Septic tank maintenance is one of the simplest and least obvious ways to save money. Unless there is an offensive odor or you work in the plumbing or septic tank sector, your home’s septic tank condition usually won’t be a major concern.
You should have a second motivation, though, which is the ability of septic maintenance to save money. According to the EPA, a septic service expert should evaluate a household septic system at least every three years. That said, you can spend less on family septic tanks while keeping them in tip-top condition. Here are some tips for saving money on home septic system maintenance.
Keep Your Septic System Clean
Avoid having plants, trees, shrubs, or structures near your septic system. Put differently, your septic tank shouldn’t be built over. Otherwise, the weight may lead to cracks and make it hard for septic specialists to access your tank. Since roots can block the pipes, you should refrain from planting trees or shrubs near or inside your septic system. Remember, roots can cause pipes to burst, allowing sewage and untreated water from your septic tank to leak into the ground. Additionally, growing tree roots can choke pipes by sneaking into cracks in the pipes.
To secure the pipe, use a torque wrench. The tool is used to apply a precise amount of torque to fasteners, such as nuts or bolts. Here’s a fun fact. Conrad Bahr created the torque wrench in 1918 while employed by the New York City Water Department. However, doing the job yourself might appear cheaper and easier, but it will probably cost you more. Saving money on septic services occasionally entails contacting the experts rather than taking care of repairs yourself.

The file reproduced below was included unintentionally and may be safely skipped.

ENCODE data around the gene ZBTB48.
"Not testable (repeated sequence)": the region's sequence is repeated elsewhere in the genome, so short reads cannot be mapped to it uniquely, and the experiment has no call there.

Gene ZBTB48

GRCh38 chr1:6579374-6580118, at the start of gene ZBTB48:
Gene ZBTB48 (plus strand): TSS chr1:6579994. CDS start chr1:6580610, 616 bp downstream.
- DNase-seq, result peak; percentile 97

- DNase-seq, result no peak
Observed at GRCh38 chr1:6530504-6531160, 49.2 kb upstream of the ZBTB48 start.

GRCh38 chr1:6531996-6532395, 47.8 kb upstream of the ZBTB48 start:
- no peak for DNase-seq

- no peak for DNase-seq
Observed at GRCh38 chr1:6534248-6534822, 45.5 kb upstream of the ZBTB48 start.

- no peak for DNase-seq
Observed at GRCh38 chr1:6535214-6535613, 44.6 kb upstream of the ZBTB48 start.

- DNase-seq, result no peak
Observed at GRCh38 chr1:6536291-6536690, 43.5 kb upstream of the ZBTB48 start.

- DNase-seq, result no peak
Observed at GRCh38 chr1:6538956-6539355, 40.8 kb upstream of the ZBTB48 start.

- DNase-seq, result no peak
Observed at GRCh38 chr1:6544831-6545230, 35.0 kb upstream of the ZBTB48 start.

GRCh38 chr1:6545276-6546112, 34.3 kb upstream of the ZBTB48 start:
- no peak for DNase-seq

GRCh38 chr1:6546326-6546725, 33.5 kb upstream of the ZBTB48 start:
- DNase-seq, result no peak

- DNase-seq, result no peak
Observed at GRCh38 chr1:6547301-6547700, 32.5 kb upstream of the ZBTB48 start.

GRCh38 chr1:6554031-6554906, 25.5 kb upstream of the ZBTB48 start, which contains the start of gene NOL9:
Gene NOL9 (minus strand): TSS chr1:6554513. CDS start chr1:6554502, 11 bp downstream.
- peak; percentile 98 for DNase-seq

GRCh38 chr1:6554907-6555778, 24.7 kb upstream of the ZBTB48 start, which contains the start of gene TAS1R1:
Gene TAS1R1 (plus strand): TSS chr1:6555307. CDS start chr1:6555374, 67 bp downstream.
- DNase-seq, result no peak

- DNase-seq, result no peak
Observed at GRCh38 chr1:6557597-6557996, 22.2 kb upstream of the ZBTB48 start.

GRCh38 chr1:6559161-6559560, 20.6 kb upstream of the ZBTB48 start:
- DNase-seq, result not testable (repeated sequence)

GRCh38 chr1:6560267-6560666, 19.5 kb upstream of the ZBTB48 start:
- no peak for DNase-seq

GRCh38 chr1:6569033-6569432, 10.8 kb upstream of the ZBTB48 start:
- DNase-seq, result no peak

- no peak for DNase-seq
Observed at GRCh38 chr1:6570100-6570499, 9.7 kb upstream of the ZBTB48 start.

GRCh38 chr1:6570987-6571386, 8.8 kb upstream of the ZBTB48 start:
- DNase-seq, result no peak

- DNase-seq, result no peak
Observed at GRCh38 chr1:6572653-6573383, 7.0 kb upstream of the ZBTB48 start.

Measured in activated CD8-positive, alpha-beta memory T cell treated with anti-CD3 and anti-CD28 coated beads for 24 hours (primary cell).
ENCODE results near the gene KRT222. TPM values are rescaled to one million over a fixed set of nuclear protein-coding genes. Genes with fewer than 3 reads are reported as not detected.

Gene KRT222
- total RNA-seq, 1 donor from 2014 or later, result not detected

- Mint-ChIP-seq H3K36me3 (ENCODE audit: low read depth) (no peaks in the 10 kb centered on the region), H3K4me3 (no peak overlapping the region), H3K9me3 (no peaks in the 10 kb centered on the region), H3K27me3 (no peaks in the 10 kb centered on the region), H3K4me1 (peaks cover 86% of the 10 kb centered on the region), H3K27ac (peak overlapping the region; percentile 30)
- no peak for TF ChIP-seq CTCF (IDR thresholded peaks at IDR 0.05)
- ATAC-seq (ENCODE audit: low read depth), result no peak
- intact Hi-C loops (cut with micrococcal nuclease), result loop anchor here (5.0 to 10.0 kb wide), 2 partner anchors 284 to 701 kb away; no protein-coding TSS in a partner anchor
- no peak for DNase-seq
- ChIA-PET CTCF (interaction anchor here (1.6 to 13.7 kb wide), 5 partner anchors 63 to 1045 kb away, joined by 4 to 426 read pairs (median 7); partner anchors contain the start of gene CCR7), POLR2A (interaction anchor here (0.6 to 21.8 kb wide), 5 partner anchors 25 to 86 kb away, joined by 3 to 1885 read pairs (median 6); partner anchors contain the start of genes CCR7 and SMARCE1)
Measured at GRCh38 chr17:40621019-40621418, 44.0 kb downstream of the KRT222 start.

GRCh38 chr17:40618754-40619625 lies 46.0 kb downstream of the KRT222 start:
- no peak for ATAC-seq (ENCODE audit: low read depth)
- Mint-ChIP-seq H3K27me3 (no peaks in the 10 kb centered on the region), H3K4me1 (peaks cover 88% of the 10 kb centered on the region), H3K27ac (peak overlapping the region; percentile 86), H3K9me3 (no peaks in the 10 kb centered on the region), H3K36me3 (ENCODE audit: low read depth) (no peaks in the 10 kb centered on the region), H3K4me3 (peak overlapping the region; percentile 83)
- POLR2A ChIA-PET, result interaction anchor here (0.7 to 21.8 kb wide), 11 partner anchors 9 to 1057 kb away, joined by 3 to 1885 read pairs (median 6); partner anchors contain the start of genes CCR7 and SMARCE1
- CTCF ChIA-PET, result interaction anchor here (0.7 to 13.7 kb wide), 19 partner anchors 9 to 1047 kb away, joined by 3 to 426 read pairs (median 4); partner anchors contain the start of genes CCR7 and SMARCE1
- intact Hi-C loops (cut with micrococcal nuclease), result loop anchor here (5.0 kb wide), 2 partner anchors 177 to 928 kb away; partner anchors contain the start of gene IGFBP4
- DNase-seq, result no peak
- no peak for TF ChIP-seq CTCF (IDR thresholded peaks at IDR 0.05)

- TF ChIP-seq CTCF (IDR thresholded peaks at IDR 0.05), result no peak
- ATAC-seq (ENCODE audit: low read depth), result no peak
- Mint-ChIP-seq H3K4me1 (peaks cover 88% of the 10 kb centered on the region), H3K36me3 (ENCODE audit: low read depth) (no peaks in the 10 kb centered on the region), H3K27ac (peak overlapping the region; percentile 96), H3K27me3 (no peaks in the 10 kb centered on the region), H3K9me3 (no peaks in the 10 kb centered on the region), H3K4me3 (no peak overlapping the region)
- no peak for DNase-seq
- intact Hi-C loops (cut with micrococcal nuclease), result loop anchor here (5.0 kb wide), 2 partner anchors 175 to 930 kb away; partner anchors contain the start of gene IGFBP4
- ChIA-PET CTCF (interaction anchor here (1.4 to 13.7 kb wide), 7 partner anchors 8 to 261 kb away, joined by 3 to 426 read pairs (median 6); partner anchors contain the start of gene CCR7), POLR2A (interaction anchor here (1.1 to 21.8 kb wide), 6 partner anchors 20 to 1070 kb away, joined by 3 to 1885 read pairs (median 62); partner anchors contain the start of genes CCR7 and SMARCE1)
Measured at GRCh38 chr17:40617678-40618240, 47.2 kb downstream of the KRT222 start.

Get It Serviced Regularly
If you choose a letter at random from the alphabet, there is probably at least one disease, starting with each letter, that is associated with sewage contact. Just a handful of the countless illnesses that can be contracted from ingesting sewage-contaminated water, and direct contact with raw sewage, include hepatitis A, and gastroenteritis. If you couple this problem with poor dental hygiene, you risk getting periodontal disease. In fact, periodontal disease affects 47.2% of adults aged 30 and older, according to the CDC.
Now, when you service a septic tank regularly, coming into contact with sewage is not an issue. Only septic systems that have been ignored would cause severe problems. Ideally, toxic sewage can affect normal systems. Before sewage seeps into the water system and causes havoc, a specialist might detect an existing breach during an inspection and repair it accordingly before causing problems to your family.
Be Careful of What You Flush
Consider what you flush down the drain as another approach to avoid a septic problem. The obvious no-nos that can physically clog and backup systems include wipes, paper towels, tissues, balls of hair, and feminine items. Chemicals, grease, and cleaning products are additional things to avoid.
Your septic system is built to leverage naturally existing bacteria to break down sediments and waste. The pH of your septic tank can drastically shift when you abruptly introduce harsh chemicals or oil to that environment, upsetting the balance of ‘good’ microorganisms that maintain your tank operating effectively.
Simply read the label to see whether a product or detergent is safe for septic systems. A septic safe label or icon can be seen on many toilet paper products. Finally, it’s always better to be cautious than sorry.
We hope the above tips will be helpful to you. By adhering to these recommendations, you can save money on repairs and septic system replacements while also safeguarding the health of your family, neighborhood, and environment.
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